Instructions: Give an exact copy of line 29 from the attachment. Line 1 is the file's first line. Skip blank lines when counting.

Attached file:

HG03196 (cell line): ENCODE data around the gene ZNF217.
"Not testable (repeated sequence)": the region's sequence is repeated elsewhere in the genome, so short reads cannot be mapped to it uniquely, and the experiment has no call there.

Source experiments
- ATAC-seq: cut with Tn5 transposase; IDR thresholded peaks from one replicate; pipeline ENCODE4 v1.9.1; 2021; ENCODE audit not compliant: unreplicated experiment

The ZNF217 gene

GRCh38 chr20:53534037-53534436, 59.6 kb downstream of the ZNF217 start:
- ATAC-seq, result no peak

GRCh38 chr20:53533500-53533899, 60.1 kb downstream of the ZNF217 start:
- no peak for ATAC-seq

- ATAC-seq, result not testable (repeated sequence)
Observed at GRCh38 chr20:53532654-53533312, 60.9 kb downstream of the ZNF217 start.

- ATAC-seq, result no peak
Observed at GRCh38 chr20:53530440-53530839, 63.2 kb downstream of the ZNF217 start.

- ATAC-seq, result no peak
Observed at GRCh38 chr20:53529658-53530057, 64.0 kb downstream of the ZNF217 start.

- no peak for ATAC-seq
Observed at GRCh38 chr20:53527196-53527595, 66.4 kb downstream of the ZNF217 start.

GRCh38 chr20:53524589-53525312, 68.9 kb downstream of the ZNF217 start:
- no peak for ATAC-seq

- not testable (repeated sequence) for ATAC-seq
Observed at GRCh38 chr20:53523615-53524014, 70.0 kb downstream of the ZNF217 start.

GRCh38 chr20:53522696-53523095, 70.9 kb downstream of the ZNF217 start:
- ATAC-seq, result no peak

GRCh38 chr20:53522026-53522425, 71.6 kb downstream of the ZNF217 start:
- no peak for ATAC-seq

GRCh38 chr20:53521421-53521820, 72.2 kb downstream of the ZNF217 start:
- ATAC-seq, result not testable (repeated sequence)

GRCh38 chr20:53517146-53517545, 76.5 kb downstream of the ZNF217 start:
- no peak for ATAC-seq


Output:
- no peak for ATAC-seq